The president of a company at the centre of a Japanese pensions fund scandal said he was confident of recouping losses by continuing high-risk, high-return investments, reports said on Saturday.
Japan's securities watchdog on Friday raided investment company AIJ Investment Advisors, accused of losing 109.2 billion yen ($1.3 billion) of pension funds after exaggerating its performance to attract clients.
AIJ president Kazuhiko Asakawa had told the Sankei Shimbun before the raid on the Tokyo head office that he had been "confident" of recouping losses, the newspaper reported.
"We made miscalculations in investment and things went bad as a result. But I was confident of recovering it," the Sankei quoted him as saying in an interview with the paper.
AIJ's operations were suspended in February when the scandal surfaced, shocking Japan where a rapidly ageing population is increasingly looking to private pension funds as state schemes struggle due to mismanagement.
Asakawa, 59, said that he wanted to apologise to people who had trusted his firm but admitted he would still be continuing investing money if there had been no suspension order, according to the Sankei.
"I think I would have continued as I thought there were chances of winning. I'm not engaging in gambling. I also do some research work. I'm carrying on with the resolve that I lose only when I lose mentally," he reportedly said.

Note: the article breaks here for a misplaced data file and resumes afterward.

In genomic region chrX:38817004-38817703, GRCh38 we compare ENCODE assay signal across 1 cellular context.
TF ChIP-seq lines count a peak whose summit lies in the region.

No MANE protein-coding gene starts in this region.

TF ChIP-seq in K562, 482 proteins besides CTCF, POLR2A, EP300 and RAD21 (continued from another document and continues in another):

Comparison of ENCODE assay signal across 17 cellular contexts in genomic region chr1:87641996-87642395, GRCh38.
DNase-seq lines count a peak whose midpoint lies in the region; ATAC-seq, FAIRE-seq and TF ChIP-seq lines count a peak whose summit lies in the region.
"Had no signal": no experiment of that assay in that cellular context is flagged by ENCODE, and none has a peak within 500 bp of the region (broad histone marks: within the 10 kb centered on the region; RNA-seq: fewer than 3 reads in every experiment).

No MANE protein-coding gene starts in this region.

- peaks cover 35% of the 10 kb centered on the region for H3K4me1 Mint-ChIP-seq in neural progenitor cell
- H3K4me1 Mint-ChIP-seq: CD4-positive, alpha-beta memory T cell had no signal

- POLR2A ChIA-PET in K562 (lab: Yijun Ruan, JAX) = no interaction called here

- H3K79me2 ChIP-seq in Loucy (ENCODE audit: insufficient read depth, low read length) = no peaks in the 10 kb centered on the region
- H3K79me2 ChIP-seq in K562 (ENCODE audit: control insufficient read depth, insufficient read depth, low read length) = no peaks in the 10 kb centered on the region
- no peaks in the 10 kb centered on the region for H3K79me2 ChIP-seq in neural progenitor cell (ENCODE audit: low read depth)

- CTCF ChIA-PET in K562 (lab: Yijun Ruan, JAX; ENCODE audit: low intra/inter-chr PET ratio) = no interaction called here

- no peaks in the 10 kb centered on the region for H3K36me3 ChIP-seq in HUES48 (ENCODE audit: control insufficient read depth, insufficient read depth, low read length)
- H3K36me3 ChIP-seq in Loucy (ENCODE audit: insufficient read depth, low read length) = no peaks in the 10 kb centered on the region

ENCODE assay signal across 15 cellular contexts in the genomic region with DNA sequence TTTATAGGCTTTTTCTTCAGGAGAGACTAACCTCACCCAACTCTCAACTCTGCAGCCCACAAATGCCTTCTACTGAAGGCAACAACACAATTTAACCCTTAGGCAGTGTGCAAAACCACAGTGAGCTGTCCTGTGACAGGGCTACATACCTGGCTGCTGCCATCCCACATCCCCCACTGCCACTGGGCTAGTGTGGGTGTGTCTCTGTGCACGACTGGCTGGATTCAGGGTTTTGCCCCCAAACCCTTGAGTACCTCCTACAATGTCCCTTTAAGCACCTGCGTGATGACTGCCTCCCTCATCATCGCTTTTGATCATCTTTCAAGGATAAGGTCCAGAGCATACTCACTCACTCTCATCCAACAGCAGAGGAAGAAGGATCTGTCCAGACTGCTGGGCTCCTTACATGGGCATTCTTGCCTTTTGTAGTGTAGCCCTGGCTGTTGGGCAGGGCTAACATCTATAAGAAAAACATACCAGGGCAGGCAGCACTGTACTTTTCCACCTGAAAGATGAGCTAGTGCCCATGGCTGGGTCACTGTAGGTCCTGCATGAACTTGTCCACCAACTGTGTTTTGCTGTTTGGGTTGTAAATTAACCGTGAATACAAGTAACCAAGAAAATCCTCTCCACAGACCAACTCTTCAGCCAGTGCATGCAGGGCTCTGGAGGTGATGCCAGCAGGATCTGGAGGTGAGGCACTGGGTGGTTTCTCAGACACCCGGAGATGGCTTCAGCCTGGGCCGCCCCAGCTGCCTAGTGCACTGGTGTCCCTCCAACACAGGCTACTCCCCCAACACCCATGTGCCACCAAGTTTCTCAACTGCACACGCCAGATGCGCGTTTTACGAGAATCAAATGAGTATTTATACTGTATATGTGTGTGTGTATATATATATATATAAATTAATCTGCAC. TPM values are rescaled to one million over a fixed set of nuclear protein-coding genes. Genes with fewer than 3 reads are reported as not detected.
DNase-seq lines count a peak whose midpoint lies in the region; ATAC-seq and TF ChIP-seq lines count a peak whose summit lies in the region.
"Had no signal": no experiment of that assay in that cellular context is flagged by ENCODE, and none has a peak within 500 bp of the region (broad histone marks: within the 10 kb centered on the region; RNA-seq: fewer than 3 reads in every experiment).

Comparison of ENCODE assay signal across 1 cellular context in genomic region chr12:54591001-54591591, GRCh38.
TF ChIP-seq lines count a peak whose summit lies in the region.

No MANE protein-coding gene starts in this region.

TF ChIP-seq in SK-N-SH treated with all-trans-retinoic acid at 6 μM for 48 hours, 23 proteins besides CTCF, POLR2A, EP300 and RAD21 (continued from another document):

The Yomiuri Shimbun reported that Asakawa had told investigators from the Securities and Exchange Surveillance Commission that his firm had continued to invest in high-risk deals and most of them had been done under his instruction.
He reportedly regretted he did not have more money.
"I was operating in the belief that I will 'win' some day. I would have been able to rally if I had 10 billion yen more," he reportedly said during investigation by the securities watchdog.
The commission aims to file a criminal complaint against him as it suspects he had lied to clients for years, local media said.
The Mainichi Shimbun said the commission had found Asakawa and a director of the firm had earned a combined 4.5 billion yen in the nine years to March 2011 including "rewards" for successful investments.